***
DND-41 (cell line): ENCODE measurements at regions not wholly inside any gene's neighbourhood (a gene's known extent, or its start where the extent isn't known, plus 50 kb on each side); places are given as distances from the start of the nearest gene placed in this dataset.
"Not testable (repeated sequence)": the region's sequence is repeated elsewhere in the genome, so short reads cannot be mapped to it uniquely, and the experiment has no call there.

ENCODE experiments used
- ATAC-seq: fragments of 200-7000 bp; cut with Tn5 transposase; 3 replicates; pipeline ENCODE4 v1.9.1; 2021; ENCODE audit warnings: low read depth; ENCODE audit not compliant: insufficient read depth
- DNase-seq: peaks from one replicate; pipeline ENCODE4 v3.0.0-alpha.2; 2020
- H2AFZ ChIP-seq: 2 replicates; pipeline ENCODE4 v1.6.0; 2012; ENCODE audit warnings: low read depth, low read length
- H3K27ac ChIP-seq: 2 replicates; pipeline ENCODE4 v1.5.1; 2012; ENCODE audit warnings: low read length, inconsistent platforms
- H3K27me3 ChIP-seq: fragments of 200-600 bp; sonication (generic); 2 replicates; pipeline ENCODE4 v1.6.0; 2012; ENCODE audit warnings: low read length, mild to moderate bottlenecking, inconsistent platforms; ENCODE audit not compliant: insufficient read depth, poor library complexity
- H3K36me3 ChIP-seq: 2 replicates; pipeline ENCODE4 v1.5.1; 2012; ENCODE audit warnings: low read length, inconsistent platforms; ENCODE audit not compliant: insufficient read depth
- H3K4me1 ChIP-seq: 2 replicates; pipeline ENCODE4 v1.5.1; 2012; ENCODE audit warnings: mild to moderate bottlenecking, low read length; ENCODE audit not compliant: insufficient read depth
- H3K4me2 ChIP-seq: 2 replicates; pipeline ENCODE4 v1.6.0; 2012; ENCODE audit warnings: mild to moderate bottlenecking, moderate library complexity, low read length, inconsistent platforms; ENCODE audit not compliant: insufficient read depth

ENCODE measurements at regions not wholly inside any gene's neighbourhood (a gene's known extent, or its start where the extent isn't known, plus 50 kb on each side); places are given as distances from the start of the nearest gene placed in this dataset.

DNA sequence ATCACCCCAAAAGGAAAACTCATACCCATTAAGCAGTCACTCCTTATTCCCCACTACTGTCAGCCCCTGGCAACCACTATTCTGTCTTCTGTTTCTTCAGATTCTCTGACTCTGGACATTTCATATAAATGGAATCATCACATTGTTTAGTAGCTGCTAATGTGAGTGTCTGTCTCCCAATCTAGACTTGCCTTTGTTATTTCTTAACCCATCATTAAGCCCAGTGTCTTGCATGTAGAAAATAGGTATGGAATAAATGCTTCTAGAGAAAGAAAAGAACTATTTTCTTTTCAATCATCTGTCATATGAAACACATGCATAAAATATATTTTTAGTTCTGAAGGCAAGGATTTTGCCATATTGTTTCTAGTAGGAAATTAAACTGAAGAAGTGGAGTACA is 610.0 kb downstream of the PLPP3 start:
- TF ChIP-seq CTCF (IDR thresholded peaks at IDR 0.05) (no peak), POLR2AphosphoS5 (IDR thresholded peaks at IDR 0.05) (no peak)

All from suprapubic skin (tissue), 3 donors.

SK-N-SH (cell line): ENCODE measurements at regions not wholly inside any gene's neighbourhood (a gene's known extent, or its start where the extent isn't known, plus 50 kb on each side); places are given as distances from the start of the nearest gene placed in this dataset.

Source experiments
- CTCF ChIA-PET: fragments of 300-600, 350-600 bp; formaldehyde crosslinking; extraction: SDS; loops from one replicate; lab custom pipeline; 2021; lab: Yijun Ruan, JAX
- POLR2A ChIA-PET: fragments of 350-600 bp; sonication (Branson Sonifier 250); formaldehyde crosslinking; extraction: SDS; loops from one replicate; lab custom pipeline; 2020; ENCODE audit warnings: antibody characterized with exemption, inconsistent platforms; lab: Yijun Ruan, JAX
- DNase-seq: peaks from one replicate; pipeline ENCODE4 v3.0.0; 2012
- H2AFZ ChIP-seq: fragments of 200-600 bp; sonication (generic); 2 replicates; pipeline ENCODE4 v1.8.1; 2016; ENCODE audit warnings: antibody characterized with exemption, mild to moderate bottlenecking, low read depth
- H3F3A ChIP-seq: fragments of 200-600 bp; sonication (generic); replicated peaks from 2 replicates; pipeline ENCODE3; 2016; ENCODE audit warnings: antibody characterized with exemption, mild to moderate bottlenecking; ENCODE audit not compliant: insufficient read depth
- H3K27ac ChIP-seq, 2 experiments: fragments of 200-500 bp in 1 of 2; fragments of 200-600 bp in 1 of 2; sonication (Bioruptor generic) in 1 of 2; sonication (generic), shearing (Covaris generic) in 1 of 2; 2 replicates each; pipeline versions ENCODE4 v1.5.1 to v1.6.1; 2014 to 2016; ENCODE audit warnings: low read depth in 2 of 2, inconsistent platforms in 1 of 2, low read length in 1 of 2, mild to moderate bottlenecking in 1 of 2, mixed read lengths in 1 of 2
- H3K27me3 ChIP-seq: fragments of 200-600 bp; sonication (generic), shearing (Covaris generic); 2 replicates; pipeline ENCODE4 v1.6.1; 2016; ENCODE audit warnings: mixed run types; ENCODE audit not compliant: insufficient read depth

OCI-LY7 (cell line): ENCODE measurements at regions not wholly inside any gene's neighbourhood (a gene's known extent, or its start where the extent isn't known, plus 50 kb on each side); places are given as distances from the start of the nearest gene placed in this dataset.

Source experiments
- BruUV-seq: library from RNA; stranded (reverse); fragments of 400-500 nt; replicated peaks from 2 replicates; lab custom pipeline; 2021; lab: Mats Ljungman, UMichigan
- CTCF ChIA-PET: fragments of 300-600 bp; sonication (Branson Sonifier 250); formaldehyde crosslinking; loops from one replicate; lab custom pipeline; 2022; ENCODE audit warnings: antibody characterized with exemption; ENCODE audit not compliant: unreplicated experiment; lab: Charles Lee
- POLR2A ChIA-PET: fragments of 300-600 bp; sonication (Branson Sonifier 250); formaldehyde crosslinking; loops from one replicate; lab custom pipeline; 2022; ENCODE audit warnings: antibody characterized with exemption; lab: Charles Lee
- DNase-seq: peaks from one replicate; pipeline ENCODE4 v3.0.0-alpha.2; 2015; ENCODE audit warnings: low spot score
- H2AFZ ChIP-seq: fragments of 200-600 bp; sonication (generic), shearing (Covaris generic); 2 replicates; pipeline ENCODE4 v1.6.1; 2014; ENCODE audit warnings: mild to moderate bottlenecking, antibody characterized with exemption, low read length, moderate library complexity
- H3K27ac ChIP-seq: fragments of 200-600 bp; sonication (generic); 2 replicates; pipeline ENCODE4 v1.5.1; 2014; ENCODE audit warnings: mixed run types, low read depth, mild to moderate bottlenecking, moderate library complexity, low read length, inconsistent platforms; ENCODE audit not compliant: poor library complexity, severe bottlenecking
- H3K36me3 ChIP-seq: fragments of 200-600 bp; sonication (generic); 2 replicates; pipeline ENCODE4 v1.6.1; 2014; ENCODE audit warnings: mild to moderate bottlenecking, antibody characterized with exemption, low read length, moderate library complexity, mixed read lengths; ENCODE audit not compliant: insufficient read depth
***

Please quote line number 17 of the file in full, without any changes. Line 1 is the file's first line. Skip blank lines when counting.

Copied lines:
Source experiments